Economic development minister says Canada can weather Trump’s tax reforms
Experts say if U.S. tax reductions are even close to the levels promised by the president-elect, they would put Canada at a considerable disadvantage
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OTTAWA—The federal economic development minister says he likes Canada’s chances in the global battle to attract top talent and investment even as a potential threat lurks in the distance: Donald Trump’s promise to significantly slash taxes.
Experts warn that any future corporate and personal tax reductions in the United States that are even close to the levels promised by the president-elect would put Canada at a considerable disadvantage.
They say Ottawa would be well advised to keep a close watch on developments and consider policies to ensure Canada doesn’t get left behind.
When asked about Trump’s promises to cut taxes, Navdeep Bains listed selling points he said would keep Canada competitive, including its inclusive society and solid education system.
“If you look at individuals that come to Canada, for example, they obviously are seeking economic opportunity, but quality of life is another key component and I think when it comes to that equation we have a very compelling proposition,” Bains said in a recent interview with The Canadian Press.
“I think they make holistic decisions.”
The Trudeau government has made drawing in top global talent and more foreign investment key components of its push to boost economic growth.
Taxes matter when it comes to corporations, Bains acknowledged. But business leaders say Canada distinguishes itself globally, he argued, citing diversity, immigration policies and university investments focused on science, technology, engineering and mathematics.
Trump takes office Jan. 20. It remains to be seen how deeply he will be able to cut taxes.
He has vowed to drop the tax rate for top-income earners by six per cent and by three per cent for middle-income earners.
Trump also promised to bring the U.S. corporate rate, one of the highest in the world, down to 15 per cent from 39 per cent. Trump’s target is even lower than the House Republicans’ proposed rate of 20 per cent.
Such a cut would make the U.S. corporate rate far lower than the average effective rate in Canada, where it’s about 26 per cent when federal and provincial rates are combined.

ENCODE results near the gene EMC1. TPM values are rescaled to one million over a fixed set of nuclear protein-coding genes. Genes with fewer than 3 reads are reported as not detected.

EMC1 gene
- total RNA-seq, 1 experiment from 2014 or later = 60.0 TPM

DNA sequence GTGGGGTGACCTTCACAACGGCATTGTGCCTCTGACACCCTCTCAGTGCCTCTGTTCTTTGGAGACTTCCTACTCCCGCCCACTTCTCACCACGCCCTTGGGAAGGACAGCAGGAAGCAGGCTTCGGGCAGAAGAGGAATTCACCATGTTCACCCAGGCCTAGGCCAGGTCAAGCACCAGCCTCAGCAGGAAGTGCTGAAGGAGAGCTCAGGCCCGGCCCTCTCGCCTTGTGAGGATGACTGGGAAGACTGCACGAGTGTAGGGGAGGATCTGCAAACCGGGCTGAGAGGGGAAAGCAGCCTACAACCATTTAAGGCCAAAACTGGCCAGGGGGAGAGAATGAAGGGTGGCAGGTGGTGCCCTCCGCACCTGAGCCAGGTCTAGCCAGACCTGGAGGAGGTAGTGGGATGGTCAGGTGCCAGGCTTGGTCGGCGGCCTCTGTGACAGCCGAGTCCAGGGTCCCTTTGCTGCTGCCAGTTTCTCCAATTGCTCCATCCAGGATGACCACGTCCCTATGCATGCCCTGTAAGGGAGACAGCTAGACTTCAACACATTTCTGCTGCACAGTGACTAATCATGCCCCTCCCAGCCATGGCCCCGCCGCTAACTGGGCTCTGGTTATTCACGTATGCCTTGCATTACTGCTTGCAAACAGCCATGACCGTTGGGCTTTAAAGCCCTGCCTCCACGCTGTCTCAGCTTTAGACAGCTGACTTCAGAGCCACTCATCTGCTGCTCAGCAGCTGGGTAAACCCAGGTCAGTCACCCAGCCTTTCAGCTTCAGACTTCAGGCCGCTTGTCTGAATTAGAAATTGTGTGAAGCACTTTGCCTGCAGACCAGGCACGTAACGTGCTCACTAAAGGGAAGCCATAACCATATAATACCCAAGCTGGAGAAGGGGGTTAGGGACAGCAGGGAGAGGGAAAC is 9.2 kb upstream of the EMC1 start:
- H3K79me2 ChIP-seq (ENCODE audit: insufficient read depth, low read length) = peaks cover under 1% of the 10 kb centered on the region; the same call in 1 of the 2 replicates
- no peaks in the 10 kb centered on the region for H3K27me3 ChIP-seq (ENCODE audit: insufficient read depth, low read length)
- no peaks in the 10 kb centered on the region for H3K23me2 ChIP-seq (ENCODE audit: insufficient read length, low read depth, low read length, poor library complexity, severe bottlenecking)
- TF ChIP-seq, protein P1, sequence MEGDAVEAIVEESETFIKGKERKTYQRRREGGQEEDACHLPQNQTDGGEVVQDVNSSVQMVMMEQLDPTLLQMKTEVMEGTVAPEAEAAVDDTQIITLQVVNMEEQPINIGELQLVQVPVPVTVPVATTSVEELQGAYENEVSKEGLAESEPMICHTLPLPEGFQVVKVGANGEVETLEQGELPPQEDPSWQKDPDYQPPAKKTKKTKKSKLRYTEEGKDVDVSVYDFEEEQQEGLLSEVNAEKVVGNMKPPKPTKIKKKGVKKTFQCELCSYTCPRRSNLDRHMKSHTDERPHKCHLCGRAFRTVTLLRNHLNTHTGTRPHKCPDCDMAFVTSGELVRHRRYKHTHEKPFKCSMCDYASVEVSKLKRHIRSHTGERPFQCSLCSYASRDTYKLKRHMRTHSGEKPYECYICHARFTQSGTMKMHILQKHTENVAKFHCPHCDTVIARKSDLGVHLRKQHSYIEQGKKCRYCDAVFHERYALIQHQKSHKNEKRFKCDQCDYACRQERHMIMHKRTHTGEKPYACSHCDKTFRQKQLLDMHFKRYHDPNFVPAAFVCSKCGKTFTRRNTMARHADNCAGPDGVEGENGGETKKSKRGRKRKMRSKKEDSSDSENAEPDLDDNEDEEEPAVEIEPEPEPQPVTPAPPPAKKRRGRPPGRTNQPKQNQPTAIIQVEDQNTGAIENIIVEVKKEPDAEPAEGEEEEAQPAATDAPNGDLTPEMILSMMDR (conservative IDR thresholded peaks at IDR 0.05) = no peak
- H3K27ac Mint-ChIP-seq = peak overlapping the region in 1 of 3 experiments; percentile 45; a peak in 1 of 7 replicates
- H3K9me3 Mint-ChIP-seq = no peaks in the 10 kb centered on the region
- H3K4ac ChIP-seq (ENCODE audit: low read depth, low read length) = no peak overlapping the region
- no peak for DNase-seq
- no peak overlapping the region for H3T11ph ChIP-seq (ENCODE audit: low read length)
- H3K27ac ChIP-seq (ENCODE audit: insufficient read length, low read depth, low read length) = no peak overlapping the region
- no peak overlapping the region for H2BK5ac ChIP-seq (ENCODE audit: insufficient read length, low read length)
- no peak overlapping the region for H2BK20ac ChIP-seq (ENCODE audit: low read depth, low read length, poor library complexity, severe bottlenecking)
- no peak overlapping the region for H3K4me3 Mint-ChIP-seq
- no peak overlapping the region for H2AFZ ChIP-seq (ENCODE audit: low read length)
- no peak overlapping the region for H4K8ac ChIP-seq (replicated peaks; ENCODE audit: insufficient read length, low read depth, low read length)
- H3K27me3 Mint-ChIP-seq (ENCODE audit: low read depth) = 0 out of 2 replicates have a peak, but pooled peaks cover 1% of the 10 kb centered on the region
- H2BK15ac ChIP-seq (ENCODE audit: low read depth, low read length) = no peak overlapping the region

While Trump is likely still a long way from cutting taxes, tax-policy expert Jack Mintz says all signs point in the direction of “major” reductions in the U.S. corporate rate.
On personal taxes, Mintz said Trump’s vow would see earners in the highest U.S. bracket _ families taking home more than US$400,000 _ paying about 40 per cent of their income in combined federal and state taxes.
In Canada, he said top earners _ those making more than $200,000 _ now face a combined rate of about 53 per cent, which is among the highest in the industrialized world.
The Liberals have created a new bracket that raised taxes on the highest earners. The added revenue will partially offset their move to lower the rate for middle-income earners, which was designed to reduce income inequality.
“We don’t look particularly competitive in attracting talent when you have both a low dollar and, now, a really high marginal tax rate cutting in at a relatively low income level,” said Mintz of the University of Calgary’s School of Public Policy.
“I think the government needs to worry about attracting talent. And if there’s a major corporate tax deduction in the U.S., it’s going to put a lot of pressure on Canada.”
In addition, Mintz also expects Trump to push for de-regulation, which could make conditions even worse for Canada.
He said he thinks there’s a “real danger” that talent and businesses could leave the country.
Craig Alexander, chief economist for the Conference Board of Canada, said he fears a so-called brain drain in the event of a significant U.S. tax cut.
He said Canada offers many advantages such as political stability, a good standard of living, well-managed public books and low crime rates, but he said businesses and individuals often make decisions based on after-tax incomes.
“And so, if America cuts its corporate and personal income-tax rates significantly, it could create a competitive challenge for Canada.”